14th September 2016 at 10:00am
With Pensions Awareness Day (PAD) hitting the streets on 15 September we thought some of you might be wondering what all this fuss is about pensions.
So to help support the campaign, whose main aim is to be a wake-up call for the nation and to get people thinking about their pension, we thought an introduction to pensions and what they could mean for you might be useful.
So what is a pension?
Well in simple terms, it’s a special kind of long-term savings plan and a tax-efficient way to save money during your working life.
And why would I want one?
It makes sense to put some money away for when you’re older and that’s what pension schemes help you do. You save a portion of your income regularly during your working life so you can have an income in later life, when you want to work less or retire.
Do I actually need one?
People are living longer. So having an adequate pension has never been more important. If you’re looking forward to a long and rewarding life after work, saving as much as you can for as long as you can play a big role in giving you the lifestyle you would like. And having a pension in place to do this is a great start.
But are they not complicated?
What’s actually quite a simple concept can seem complicated as there are different types of pension and lots of ways that you can pay money in and take money out, this can perhaps put people off a bit. But although there are several different types of pension schemes available, they all have the same aim – to help you save money and provide you with an income when you’re older.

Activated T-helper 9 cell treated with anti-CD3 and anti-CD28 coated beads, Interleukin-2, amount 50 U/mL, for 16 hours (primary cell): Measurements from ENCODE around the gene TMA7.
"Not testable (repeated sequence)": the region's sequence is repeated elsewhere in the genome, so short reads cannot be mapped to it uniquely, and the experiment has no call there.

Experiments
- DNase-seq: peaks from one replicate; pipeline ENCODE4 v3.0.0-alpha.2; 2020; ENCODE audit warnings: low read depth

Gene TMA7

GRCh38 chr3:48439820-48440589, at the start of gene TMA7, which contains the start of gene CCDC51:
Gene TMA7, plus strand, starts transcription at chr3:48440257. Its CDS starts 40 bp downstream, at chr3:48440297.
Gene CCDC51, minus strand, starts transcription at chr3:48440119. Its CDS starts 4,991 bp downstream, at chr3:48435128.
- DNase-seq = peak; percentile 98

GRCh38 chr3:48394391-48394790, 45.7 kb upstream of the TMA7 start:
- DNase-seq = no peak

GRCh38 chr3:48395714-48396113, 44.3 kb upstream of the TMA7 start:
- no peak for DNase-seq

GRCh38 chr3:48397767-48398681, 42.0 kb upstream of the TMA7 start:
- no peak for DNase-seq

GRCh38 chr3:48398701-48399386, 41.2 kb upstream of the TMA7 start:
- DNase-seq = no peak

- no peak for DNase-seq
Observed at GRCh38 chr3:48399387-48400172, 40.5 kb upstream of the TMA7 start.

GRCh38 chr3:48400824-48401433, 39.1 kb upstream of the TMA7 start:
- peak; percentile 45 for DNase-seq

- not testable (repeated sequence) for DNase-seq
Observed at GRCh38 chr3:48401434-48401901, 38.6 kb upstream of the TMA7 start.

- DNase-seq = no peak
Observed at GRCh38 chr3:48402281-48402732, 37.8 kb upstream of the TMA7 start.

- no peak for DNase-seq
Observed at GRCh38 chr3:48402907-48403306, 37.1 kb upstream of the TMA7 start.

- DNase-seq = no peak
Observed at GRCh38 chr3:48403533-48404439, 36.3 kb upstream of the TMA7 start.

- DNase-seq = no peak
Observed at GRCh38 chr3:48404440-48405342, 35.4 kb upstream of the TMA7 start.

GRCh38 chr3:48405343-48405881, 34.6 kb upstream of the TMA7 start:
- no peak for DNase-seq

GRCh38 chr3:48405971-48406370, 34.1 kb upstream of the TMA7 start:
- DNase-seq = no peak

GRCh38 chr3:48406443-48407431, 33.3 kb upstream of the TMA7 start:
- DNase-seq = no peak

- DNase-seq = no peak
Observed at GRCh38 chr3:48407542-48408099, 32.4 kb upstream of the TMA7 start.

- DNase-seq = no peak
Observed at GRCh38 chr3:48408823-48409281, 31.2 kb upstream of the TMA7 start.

Can my workplace provide a pension?
Yes, and they now have to. The Government wants to make it easier for millions more people to build up a pension so it’s now become law that all employers have to put their workers into a pension scheme.
If you are aged between 22 and state pension age (for someone retiring today, state pension age is 65 for men and 62 for women) and earn more than £10,000 a year before tax you’ll now be auto-enrolled into a company pension scheme.
As your employer will automatically enrol eligible workers into a workplace pension, it’s a hassle free way of saving while you earn.
Where can I find out more about pensions in general?
There’s lots of helpful information out there to help get you started or keep you on track. We’d recommend PADs page on pensions for starters, it will give you some guidance on the types of pensions available. And we’ve also a selection of handy guides on standardlife.co.uk that could prove useful too.
It’s never too early or too late to start saving for the future, but what’s vitally important is that you do.
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The information in this blog or any response to comments should not be regarded as financial advice. A personal pension is an investment and its value can go up or down and may be worth less than you paid in. Laws and tax rules may change in the future. The information here is based on our understanding in September 2016. Your personal circumstances also have an impact on tax treatment.